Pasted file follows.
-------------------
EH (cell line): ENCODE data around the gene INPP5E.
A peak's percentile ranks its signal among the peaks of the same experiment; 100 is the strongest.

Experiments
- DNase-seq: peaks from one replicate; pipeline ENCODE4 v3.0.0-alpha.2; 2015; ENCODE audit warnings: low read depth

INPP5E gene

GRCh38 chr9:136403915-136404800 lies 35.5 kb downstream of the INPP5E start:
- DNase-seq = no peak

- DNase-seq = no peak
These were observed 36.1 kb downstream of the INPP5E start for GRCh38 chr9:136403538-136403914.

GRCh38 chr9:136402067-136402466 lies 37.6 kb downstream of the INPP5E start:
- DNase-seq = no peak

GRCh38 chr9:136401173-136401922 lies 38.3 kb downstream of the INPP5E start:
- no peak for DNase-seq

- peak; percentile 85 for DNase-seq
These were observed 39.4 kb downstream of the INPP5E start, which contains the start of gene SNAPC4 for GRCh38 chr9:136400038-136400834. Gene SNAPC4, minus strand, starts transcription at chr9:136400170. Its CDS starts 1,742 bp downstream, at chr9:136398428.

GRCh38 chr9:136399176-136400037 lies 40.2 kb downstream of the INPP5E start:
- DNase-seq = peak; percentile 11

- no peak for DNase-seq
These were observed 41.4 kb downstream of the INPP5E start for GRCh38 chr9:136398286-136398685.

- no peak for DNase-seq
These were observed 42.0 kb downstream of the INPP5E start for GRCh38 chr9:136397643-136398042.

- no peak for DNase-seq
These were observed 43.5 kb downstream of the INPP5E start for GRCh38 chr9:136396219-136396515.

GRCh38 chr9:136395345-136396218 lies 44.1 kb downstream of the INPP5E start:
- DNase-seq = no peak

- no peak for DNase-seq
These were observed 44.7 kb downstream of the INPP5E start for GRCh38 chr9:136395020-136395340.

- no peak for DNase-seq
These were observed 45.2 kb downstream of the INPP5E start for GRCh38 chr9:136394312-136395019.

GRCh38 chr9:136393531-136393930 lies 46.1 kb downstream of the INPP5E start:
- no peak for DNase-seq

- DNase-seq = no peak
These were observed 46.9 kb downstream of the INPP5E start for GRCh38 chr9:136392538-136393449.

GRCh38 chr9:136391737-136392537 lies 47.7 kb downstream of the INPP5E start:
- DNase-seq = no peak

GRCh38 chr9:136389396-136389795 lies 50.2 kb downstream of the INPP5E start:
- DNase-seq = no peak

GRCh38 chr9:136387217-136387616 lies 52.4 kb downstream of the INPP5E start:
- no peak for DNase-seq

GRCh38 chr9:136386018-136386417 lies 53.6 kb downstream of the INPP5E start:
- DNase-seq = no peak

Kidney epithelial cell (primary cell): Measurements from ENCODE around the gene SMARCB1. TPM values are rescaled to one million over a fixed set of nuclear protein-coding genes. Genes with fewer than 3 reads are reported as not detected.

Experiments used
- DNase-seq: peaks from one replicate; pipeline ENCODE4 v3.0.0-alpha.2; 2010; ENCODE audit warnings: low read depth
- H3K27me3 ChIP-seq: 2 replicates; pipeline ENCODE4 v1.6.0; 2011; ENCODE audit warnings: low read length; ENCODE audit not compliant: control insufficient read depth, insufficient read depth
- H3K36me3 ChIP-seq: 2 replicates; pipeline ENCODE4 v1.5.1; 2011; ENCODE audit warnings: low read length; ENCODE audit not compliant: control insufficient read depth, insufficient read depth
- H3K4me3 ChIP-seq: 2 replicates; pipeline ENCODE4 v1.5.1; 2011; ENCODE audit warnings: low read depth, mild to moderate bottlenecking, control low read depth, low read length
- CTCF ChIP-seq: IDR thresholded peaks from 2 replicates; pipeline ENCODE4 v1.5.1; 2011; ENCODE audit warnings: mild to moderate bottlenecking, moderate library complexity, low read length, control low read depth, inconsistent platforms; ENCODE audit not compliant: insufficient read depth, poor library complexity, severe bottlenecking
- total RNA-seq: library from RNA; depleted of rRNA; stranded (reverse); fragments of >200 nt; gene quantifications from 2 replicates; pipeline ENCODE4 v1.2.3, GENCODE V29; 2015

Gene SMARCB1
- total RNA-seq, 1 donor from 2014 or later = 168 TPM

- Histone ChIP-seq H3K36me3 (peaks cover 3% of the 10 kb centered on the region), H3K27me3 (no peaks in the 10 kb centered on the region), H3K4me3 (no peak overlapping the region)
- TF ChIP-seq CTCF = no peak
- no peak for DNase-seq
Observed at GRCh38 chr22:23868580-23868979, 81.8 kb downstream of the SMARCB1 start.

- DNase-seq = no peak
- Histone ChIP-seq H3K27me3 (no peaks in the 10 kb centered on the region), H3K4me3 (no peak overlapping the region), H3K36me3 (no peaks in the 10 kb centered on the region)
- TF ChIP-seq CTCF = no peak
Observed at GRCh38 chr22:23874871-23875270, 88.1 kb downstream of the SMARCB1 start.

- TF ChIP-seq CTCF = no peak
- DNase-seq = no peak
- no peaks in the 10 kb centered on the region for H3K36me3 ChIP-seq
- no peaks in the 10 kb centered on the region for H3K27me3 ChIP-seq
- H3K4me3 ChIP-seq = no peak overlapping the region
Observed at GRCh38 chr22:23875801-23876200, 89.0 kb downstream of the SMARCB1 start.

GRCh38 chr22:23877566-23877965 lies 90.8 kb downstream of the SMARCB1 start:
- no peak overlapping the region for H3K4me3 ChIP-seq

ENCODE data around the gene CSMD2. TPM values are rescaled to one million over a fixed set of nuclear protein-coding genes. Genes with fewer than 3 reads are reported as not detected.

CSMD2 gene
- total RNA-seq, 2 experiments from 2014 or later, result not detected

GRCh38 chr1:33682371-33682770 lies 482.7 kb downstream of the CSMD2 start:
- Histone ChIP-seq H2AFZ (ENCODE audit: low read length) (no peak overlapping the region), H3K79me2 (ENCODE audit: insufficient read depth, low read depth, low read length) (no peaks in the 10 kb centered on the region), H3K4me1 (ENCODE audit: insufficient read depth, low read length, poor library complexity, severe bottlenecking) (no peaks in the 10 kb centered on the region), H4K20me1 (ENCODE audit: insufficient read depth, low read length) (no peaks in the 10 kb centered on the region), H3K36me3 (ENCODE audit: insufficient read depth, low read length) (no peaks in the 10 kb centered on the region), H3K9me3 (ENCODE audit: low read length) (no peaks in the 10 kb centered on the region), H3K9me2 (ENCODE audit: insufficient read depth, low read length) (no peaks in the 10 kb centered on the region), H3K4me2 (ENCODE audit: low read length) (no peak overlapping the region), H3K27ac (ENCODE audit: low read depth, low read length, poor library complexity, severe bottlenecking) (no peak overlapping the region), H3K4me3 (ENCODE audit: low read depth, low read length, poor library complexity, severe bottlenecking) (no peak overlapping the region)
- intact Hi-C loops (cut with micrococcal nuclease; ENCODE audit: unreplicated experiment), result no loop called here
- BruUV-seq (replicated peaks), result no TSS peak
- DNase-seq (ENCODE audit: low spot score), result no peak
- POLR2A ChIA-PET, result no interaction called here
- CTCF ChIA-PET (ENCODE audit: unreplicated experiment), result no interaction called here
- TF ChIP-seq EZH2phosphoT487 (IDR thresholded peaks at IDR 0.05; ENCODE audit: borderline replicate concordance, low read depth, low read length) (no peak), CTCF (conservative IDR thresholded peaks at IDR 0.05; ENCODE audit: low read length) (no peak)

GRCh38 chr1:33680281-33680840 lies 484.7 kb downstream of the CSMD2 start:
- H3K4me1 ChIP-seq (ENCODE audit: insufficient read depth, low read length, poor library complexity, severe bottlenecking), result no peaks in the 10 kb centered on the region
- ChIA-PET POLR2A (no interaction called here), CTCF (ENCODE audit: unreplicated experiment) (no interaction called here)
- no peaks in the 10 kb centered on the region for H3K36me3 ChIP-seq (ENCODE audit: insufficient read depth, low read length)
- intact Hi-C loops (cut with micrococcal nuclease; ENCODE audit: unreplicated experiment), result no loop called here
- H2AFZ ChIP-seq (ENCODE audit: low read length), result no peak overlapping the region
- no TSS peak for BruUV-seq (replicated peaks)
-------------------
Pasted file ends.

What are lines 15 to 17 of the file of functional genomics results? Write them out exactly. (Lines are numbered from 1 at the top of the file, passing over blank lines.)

These were observed 39.4 kb downstream of the INPP5E start, which contains the start of gene SNAPC4 for GRCh38 chr9:136400038-136400834. Gene SNAPC4, minus strand, starts transcription at chr9:136400170. Its CDS starts 1,742 bp downstream, at chr9:136398428.

GRCh38 chr9:136399176-136400037 lies 40.2 kb downstream of the INPP5E start:
- DNase-seq = peak; percentile 11